[29] 11 U.S.C. § 707(a).

[30] In re Stairs, 307 B.R. 698, 702 (Bankr. D. Colo. 2004) .

[31] In re Cleland, 150 B.R. 63, 64-65 (Bankr. D. Kan. 1992) (citations omitted).

[32] In re Bilzerian, 258 B.R. 850, 857 (Bankr. M.D. Fla. 2001), aff’d, 276 B.R. 285 (M.D. Fla. 2002), aff’d sub nom. Bilzerian v. SEC, 82 F. App’x 213 (11th Cir. 2003) .

[33] In re Kaur, 510 B.R. 281 (Bankr. E.D. Cal. 2014) .

[34] Cleland, 150 B.R. at 65 (citing In re Campbell, 124 B.R. 462, 464 (Bankr. W.D. Pa. 1991) ).

[35] In re Maixner, 288 B.R. 815 (B.A.P. 8th Cir. 2003) ; In re Foster, 316 B.R. 718 (Bankr. W.D. Mo. 2004) .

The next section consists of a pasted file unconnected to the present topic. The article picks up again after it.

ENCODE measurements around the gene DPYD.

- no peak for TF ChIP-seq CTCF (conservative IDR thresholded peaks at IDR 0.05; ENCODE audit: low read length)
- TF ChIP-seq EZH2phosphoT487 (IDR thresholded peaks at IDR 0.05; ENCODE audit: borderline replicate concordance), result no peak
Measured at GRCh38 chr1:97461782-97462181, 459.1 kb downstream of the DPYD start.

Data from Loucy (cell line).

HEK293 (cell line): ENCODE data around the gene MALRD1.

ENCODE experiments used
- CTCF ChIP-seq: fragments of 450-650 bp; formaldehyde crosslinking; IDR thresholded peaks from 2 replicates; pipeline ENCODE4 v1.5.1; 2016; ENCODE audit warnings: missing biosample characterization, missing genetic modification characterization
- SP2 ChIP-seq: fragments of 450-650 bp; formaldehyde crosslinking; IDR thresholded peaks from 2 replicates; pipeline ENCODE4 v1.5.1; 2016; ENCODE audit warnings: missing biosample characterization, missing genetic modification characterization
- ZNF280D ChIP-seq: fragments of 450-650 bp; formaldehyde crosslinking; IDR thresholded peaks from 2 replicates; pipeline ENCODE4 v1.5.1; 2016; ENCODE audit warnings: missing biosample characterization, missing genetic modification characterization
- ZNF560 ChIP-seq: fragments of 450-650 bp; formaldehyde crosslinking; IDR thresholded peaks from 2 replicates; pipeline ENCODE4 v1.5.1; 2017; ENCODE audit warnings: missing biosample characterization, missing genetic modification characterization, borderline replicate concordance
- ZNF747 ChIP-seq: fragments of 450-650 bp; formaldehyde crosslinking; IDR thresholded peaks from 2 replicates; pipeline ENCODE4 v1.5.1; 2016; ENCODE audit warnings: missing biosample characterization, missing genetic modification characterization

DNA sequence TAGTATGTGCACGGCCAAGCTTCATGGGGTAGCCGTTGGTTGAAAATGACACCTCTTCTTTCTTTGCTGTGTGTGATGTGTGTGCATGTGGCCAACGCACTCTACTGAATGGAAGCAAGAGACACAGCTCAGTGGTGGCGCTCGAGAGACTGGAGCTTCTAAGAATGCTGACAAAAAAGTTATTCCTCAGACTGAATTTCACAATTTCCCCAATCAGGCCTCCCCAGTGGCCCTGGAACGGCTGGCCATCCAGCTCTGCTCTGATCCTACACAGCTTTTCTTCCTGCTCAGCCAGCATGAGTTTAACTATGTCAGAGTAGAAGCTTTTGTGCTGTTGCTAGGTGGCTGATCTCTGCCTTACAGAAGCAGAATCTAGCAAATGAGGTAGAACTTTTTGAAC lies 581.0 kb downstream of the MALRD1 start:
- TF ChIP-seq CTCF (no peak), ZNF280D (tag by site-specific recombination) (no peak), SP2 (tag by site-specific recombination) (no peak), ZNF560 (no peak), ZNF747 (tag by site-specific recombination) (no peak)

[36] Kaur, 510 B.R. at 286 (emphasis in original). Notably, this would include the estate’s administrative expenses.

[37] 6 COLLIER ON BANKRUPTCY ¶ 707.03[2], at 707-19 (Alan N. Resnick & Henry J. Sommer, eds., 16th ed. 2016).

[38] Id. at 707-18.

[39] Kaur, 510 B.R. at 286 . See also Cleland, 150 B.R. at 65 (quoting Matter of Atlas Supply Corp., 857 F.2d 1061, 1063 (5th Cir. 1988) ).

[40] § 727(a)(1). See also In re CCR Fin. Planning, Ltd., 199 B.R. 347, 349 (Bankr. E.D. Va. 1996) (“corporate debtors do not receive a discharge under § 727”).

[41] Doc. 177, at 3 ¶ 10.

[42] Doc. 177, at 4 ¶ 16.

[43] Doc. 196.

[44] Matt Chiappardi, Bankruptcy Judges Beginning To Sour On Third-Party Releases,

[45] Cleland, 150 B.R. at 65 ; Kaur, 510 B.R. at 289 ; In re Chavez, 157 B.R. 30, 32 (D. Colo. 1993) (permitting dismissal subject to the payment of the trustee’s administrative expenses); In re Bancroft Laundry Ctr., Inc., 164 B.R. 586 (Bankr. N.D. Ohio 1994) ; In re Todd, 2015 WL 5042116, at *5 (Bankr. N.D. Ga. Aug. 6, 2015).

[46] Kaur, 510 B.R. at 289 .